One of the most misunderstood and feared aspects of racing with aftermarket parts is tuning. Without proper tuning, even the most carefully built motor will go postal. For some people, tuning means magnetizing their car and driving through Pep Boys for the latest bolt-on junk. But at its core, engine tuning really just means controlling fuel and spark to optimize power, improve driveability and, in general, prevent the internal components from fusing.
The air/fuel ratio in a normally aspirated street car comes in around 13.5 to 14.7:1. For every 14.7 parts of air, there is one part fuel. On a turbocharged car, a richer ratio of 11.5 to 13:1 is ideal. Simply put, when more air is forced into the engine via turbo or supercharger, the engine needs more fuel.
There are a number of ways to do this. Using a boost-dependent fuel pressure regulator is the cheapest and most archaic method. This unit provides 8 to 12 psi of fuel for each pound of boost. This produces a safe environment with plenty of fuel, although the engine often ends up with more fuel than it needs, resulting in less power and poor gas mileage.
Another option is the electronic fuel controller. These units tap into the map sensor, O2 sensor, and throttle position switch and instruct the factory ECU to provide more or less fuel in relation to rpm. While these units help round out rough areas under full throttle, they don't address the midthrottle range. As a result, driveability suffers.
The best and most efficient fuel management unit allows you to change the fuel depending on load and boost conditions. This type is good for fuel economy, driveability and adequate fueling under changing boost conditions.
When choosing one, it's important to plan for your needs. A more expensive system doesn't necessarily mean it's better. On the other hand, you could outgrow a cheaper system and end up spending more money than you had planned. It's best to look for a unit with features you already understand to some degree, as well as one that holds some secrets you can unlock as your tuning knowledge grows.
Tuning the Spark and Monitoring Performance The second big component of tuning involves tweaking the spark. Honda designs its stock timing maps for an N/A setup, which means tons of advance throughout the map. A turbocharged engine enjoys a lot less timing but this factor changes depending on the amount of boost present. Some companies even offer ignition boxes that retard the timing depending on boost. But your best bet is to pick a system that incorporates everything into one, like the Hondata system we're using on the CRX.
A final key element of tuning is the ability to monitor everything going on with your engine. Proper tuning can't be done without the right instruments. One of the most important tools in a tuner's arsenal is a wideband O2 sensor and air/fuel ratio display.
This allows you to see in real time the actual air/fuel ratio of the motor from 10.0 to 20:1 (I'm not talking about the overpriced light shows that mount to your dash and only read from 14.0 to 15.3:1 -- they bear responsibility for tons of blown-up motors around the world). The ability to monitor boost and exhaust gas temperature also ranks high on the important list, especially if you can record peaks (like the SPA Technique dual gauge we're using). It's very hard to watch all gauges at once, then recall what they were reading after the run.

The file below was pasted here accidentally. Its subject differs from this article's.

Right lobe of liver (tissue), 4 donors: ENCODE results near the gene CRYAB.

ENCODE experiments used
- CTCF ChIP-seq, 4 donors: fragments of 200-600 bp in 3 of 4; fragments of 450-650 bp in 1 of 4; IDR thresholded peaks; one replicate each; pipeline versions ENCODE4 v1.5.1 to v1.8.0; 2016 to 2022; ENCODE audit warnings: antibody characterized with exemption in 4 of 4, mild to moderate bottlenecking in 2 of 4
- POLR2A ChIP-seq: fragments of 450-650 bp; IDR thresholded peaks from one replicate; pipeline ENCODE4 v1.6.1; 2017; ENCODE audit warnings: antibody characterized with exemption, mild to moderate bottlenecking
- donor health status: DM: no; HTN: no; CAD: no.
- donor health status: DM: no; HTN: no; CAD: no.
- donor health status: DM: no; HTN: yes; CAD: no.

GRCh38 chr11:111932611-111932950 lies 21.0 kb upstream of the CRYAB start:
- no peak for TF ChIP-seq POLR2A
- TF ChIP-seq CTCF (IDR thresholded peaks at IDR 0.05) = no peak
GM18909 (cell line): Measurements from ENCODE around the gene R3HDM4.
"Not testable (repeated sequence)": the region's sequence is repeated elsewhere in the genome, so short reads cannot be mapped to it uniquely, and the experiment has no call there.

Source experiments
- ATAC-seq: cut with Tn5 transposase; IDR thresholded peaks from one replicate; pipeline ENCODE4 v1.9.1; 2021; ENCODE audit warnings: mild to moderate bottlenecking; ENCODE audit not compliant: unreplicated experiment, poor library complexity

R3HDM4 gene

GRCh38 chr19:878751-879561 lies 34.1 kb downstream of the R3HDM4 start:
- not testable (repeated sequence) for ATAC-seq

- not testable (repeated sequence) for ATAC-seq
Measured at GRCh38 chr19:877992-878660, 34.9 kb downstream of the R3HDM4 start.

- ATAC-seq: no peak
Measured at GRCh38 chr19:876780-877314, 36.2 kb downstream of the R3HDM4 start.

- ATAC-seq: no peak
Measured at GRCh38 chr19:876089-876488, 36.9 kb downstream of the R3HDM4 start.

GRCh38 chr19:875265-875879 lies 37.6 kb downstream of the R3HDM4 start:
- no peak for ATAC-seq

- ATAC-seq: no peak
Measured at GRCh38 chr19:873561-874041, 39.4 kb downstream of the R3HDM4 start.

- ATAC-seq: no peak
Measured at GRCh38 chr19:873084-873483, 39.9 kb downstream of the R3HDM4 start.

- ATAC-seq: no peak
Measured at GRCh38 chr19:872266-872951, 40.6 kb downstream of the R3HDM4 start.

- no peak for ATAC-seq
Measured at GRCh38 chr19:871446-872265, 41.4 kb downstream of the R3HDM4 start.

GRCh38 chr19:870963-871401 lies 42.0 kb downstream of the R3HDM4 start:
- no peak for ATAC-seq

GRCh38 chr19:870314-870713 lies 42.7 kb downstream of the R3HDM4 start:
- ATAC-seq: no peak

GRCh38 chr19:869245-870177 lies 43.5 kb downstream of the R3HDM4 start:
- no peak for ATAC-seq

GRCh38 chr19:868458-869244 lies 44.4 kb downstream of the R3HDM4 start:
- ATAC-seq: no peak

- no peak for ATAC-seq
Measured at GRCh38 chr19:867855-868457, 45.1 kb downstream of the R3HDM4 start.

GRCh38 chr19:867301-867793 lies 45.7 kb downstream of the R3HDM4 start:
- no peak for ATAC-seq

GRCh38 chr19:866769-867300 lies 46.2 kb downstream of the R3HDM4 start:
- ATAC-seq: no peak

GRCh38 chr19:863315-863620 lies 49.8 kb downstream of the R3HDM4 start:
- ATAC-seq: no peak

Data logging is very important and can save you a ton of tuning time. With data logging, your acceleration run is recorded and can be played back in real time in graph form. Data logging records rpm, air temp, water temp, speed, air/fuel ratio, boost pressure, exhaust gas temp, timing, and more, then overlays the different parameters in a graph so you can pinpoint any trouble spots. In our previous installment, we left off with a freshly built turbo motor bolted in place and ready to be fired up. In this issue, we'll finish upgrading the fuel system and install the electronics.
With high-volume fuel flow and direct replacement a goal, we first replaced the stock fuel pump with a Walbro 255 liter/hour unit, paired off with the 450cc injectors.
Next we installed a boost/exhaust temp dual gauge from SPA Technique. It's essentially two gauges for the price of one, and features external warning outputs and push button peak memory. We also added the FJO Wide Band O2 Sensor Controller and display to monitor the air/fuel ratio. It's one the most affordable systems on the market and we sourced ours from Cyberspace Automotive Performance.
The FJO comes complete with data logging capabilities, wide band O2 sensor, rpm input, and auxiliary input. Finally, we trekked to Home Depot in search of a boost controller, aka a dial-a-bomb. Campbell-Housefield makes a small pressure regulator for an air compressor that will cure your power greed needs.
|Walbro Fuel Pump||$139|
|Spa Technique BoosT/ Exhaust Gas Temp Gauge||$409|
|FJO Wide Band O2 Sensor Controller/Display||$652|
|Home Depot, Campbell-Housefield Pressure Regulator||$24|
|Hondata S200 W-3 Bar map and 3-step Rev Limiter||$620|
Readers, any ideas? You want to see more of the Budget Boost Rex? Hit us with some thoughts. In the meantime, keep an eye on your rearview mirror.
The little T25 that could turned out to be the T2 small that couldn't. Even though 211 hp is enough to propel this CRX into the 11s in the quarter-mile and give chase to a Corvette Z06 (true story behind this claim), it still doesn't seem like enough.
Is there more potential in this single-cam plant? Do we need to change out the turbo to take this D-series motor to its limit?
As we've said before, enough is never enough. And even though the CRX isn't making the 250-260 hp we'd hoped for, we're still very proud of our 211-hp baby. She's got plenty of spark and perhaps there's more left.